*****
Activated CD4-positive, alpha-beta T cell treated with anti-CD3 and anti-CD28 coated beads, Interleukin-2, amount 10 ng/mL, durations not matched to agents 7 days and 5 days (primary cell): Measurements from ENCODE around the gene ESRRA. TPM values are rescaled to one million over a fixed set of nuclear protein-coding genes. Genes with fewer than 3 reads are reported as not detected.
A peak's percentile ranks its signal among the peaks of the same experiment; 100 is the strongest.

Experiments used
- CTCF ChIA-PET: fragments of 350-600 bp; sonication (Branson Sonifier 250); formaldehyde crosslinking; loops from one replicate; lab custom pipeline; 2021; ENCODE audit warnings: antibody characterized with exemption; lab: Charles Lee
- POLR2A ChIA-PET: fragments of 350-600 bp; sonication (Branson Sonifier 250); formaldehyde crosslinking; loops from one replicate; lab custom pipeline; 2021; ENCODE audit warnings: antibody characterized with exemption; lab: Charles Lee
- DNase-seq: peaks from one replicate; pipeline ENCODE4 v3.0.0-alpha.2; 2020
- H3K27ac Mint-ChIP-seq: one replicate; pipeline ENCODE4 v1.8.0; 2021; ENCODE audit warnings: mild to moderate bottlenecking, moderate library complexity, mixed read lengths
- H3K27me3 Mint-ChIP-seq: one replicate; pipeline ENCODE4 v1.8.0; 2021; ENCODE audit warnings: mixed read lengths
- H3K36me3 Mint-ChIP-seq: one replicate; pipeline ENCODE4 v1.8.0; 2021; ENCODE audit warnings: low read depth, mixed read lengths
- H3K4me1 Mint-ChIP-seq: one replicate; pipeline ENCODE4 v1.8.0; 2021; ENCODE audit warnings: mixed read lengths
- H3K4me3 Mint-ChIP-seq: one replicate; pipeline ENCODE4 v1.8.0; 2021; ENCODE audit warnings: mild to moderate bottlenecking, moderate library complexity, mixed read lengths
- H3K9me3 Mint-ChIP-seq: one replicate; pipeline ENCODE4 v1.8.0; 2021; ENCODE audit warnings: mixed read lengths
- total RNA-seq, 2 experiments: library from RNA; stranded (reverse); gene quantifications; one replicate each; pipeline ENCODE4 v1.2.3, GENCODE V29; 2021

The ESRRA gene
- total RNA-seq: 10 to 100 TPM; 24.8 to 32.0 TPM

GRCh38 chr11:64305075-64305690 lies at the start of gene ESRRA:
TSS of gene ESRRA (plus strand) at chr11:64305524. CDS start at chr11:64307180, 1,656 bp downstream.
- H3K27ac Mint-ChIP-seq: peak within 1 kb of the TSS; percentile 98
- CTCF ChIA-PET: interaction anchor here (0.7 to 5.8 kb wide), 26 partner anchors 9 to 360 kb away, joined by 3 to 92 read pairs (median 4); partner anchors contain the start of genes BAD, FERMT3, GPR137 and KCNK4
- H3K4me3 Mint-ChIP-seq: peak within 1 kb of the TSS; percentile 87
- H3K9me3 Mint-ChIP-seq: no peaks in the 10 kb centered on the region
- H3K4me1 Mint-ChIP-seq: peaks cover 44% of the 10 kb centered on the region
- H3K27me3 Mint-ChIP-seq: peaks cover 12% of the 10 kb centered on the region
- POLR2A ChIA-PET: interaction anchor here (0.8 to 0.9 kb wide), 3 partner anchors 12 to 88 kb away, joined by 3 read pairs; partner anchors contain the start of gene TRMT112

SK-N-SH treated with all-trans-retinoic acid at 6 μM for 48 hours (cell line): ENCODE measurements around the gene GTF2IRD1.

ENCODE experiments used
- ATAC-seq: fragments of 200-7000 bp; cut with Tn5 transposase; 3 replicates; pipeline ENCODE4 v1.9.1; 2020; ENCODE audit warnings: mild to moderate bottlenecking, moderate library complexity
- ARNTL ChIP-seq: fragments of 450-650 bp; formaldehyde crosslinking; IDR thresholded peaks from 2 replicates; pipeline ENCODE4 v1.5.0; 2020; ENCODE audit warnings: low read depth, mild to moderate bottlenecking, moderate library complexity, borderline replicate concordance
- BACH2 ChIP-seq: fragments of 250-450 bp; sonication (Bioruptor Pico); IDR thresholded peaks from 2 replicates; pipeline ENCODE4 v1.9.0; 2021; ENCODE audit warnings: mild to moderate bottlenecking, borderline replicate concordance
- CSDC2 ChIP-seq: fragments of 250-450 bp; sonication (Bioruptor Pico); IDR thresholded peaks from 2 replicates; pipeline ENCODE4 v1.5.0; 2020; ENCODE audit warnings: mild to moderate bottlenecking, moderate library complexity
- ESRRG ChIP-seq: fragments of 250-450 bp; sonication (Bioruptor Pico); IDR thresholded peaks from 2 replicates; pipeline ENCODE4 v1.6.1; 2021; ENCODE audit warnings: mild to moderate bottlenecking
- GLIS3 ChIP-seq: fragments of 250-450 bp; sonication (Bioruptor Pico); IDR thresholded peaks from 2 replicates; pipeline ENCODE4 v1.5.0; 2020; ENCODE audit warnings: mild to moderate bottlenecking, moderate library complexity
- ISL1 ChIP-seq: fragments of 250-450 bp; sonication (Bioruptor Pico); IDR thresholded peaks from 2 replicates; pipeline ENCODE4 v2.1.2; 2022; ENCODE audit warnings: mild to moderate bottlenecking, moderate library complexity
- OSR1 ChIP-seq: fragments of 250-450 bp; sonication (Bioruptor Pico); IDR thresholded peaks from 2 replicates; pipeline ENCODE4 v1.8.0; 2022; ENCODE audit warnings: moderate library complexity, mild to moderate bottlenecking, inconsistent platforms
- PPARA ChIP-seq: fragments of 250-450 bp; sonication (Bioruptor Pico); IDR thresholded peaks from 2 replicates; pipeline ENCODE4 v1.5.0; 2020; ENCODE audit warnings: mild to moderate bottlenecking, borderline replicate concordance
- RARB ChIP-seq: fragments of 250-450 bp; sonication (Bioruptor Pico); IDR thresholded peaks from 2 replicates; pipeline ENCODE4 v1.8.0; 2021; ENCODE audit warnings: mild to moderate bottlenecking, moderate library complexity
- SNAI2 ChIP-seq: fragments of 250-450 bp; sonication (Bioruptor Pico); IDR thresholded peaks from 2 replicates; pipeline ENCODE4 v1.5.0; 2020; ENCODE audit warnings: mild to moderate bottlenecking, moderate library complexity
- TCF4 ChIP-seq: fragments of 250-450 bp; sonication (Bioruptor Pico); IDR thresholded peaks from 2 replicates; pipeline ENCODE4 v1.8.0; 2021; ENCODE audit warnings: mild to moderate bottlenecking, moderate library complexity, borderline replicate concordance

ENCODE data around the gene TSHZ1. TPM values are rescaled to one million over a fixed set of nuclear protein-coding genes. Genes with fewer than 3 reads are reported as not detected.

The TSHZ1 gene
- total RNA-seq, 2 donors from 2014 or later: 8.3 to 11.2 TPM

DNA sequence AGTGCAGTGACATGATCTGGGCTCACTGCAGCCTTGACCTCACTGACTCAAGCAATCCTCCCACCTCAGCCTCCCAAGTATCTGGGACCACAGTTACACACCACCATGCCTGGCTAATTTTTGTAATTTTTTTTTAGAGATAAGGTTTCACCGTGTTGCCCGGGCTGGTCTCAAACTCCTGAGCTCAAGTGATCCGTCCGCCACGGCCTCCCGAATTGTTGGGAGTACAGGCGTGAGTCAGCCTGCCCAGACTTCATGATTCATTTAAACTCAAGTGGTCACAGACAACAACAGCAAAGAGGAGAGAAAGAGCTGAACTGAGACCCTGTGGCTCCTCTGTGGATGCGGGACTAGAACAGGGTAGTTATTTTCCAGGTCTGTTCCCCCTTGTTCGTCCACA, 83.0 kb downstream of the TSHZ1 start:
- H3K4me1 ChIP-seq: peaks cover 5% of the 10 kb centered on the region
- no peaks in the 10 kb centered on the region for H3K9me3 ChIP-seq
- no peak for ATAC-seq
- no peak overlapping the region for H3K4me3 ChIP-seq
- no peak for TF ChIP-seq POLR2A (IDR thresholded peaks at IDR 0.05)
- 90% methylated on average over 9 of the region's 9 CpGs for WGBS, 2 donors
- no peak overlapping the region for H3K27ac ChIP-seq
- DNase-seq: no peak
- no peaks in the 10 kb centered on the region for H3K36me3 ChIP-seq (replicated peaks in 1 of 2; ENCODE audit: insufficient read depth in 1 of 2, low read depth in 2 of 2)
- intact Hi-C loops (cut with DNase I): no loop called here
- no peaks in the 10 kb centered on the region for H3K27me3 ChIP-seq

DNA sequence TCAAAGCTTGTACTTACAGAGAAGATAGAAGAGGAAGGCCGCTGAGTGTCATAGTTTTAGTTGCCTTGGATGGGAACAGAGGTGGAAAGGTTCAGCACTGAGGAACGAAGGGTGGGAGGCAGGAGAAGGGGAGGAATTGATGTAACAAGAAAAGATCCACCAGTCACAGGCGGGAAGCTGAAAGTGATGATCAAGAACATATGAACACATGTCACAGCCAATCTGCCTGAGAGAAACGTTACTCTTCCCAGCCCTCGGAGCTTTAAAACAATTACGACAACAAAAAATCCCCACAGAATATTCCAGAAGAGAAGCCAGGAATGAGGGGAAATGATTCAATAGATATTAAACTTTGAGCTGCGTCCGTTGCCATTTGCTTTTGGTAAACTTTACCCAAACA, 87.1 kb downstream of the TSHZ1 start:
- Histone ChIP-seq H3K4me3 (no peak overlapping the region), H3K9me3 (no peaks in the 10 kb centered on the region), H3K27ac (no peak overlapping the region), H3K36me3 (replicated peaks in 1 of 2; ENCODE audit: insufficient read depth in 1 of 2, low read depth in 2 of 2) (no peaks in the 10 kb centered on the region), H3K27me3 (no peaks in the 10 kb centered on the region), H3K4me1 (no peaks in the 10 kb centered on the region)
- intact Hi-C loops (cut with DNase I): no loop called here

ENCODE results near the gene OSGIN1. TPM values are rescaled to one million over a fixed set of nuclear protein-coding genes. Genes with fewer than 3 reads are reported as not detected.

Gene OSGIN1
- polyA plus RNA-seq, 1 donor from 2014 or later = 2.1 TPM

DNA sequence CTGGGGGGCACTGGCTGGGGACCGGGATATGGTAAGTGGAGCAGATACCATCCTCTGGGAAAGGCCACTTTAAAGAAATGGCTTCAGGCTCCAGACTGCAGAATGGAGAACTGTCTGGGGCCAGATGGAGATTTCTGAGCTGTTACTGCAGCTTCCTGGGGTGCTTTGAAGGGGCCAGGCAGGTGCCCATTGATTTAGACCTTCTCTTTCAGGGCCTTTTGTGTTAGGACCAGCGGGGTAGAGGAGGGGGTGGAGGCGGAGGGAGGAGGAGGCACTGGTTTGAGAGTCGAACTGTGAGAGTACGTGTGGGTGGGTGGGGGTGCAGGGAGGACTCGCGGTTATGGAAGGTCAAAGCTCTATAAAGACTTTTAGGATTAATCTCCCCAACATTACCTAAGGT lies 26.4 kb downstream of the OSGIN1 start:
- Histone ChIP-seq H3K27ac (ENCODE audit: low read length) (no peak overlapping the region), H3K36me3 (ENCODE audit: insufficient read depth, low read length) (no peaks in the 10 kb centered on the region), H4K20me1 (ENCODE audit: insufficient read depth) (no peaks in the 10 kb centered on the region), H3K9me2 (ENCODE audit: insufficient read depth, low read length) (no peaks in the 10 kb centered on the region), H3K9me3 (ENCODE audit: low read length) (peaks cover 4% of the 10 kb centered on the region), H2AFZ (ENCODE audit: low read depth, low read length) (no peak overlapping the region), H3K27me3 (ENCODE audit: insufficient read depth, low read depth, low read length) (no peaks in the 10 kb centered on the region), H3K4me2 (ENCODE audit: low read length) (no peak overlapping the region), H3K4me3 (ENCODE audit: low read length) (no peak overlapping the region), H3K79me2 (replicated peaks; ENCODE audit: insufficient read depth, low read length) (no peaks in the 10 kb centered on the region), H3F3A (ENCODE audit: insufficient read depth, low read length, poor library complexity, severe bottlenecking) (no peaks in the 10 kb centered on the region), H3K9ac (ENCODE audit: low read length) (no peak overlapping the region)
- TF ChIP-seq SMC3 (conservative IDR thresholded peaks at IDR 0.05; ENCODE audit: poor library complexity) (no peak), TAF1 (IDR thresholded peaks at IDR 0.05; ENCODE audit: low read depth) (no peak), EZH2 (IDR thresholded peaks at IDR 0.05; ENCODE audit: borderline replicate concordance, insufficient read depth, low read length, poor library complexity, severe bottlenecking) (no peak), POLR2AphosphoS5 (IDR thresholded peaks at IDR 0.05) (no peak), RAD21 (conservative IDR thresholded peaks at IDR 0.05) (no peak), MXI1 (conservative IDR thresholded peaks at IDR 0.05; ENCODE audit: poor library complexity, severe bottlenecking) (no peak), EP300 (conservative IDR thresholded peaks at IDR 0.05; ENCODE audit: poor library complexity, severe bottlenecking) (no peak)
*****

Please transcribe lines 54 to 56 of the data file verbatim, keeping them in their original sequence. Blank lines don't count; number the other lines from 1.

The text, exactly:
DNA sequence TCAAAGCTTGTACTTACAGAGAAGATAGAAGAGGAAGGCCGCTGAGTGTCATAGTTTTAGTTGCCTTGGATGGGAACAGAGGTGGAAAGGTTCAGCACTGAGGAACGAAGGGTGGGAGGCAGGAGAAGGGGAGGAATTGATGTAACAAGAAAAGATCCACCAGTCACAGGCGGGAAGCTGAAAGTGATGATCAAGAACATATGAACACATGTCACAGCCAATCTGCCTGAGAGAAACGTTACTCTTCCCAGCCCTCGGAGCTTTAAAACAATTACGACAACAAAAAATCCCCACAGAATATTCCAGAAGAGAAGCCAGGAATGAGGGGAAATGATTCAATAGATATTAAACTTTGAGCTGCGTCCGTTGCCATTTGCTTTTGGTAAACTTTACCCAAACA, 87.1 kb downstream of the TSHZ1 start:
- Histone ChIP-seq H3K4me3 (no peak overlapping the region), H3K9me3 (no peaks in the 10 kb centered on the region), H3K27ac (no peak overlapping the region), H3K36me3 (replicated peaks in 1 of 2; ENCODE audit: insufficient read depth in 1 of 2, low read depth in 2 of 2) (no peaks in the 10 kb centered on the region), H3K27me3 (no peaks in the 10 kb centered on the region), H3K4me1 (no peaks in the 10 kb centered on the region)
- intact Hi-C loops (cut with DNase I): no loop called here